I wrote this today in response to what I felt was an overly optimistic depiction of how well hospitals are coping with EHR. What is your take?
I am writing in response to the viewpoint you wrote recently.
While there is no doubt that some hospitals have made tremendous progress implementing EHR, and some executives believe they have a realistic shot of securing incentive payments, I am convinced that when all is said and done and the Meaningful Use audit has been completed, the number of hospital CFOs queued outside of CHS to pick up their checks could fit comfortably in a Hyundai.
What goods news there will be, albeit unannounced, will be that once CMS discovers they are holding a twenty-billion dollar lottery for which no one is able to claim their prize, they will be forced to relax the standards and move the dates. In fact, I think MU for hospitals may disappear altogether.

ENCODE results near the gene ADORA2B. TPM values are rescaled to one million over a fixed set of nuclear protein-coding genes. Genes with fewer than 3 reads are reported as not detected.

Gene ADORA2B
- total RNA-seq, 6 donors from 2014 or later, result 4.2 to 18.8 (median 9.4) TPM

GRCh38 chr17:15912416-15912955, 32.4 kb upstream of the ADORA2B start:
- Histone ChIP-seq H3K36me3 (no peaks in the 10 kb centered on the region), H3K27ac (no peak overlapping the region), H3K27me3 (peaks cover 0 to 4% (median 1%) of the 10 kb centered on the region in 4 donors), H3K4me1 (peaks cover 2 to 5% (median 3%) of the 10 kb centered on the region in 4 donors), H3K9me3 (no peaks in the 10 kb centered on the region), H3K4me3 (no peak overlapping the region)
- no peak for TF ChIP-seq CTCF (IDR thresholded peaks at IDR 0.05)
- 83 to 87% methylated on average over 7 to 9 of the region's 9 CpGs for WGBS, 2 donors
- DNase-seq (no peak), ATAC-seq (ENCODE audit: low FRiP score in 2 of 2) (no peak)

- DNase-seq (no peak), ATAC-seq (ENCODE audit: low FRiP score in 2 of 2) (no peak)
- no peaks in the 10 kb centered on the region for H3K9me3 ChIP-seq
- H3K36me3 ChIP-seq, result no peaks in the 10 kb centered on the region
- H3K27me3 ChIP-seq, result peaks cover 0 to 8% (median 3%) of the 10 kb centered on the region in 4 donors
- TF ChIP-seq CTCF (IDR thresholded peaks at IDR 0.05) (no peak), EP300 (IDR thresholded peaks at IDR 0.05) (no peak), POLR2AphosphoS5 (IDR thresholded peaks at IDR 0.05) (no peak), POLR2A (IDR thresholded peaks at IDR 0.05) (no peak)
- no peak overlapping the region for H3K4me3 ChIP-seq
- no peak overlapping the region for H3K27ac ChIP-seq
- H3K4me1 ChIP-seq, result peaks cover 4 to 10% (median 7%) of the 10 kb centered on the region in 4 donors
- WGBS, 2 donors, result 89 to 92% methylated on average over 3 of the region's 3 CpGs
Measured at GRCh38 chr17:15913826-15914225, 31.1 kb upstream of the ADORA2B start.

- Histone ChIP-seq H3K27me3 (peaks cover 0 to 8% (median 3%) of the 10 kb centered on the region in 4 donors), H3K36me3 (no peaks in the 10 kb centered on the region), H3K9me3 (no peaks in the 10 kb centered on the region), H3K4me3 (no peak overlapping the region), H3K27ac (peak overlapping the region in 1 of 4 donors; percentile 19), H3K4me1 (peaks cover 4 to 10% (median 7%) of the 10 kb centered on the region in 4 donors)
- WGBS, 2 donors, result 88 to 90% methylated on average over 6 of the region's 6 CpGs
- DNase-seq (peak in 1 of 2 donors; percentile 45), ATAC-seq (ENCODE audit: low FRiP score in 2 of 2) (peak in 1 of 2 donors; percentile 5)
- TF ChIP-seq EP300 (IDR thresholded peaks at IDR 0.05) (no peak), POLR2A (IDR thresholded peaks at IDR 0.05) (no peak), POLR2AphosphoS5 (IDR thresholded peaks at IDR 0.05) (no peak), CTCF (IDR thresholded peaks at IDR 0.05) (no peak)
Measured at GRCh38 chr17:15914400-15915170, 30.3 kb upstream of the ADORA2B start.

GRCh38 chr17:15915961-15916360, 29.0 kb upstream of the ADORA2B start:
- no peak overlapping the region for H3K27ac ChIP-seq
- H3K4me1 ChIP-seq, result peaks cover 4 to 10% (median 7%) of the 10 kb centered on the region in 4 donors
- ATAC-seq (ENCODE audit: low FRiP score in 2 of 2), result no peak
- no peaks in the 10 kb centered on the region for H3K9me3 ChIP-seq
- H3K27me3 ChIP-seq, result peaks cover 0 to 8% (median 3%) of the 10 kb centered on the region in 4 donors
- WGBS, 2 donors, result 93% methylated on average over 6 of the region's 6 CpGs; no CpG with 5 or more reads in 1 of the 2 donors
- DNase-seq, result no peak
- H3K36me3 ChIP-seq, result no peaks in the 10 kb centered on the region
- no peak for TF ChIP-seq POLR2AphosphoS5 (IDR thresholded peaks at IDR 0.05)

I am a strong supporter of the benefits of implementing EHR. However, EHR vendors have not exactly had to add extra chairs in their waiting rooms to accommodate all of their potential customers. Perhaps the incentive payments and the RECs arose from observing the number of failed implementations and the number of hospitals who have not made much progress with EHR.
I think when one writes about the successes of EHR for large providers it is important to level-set the reader with some measure of perspective in terms of the total population of large providers. One way to describe the relative number of successful EHR implementations as compared to the number of hospitals may be to say it is comparable to the handful of people who know how to use all of the features of Microsoft Word against those who do not.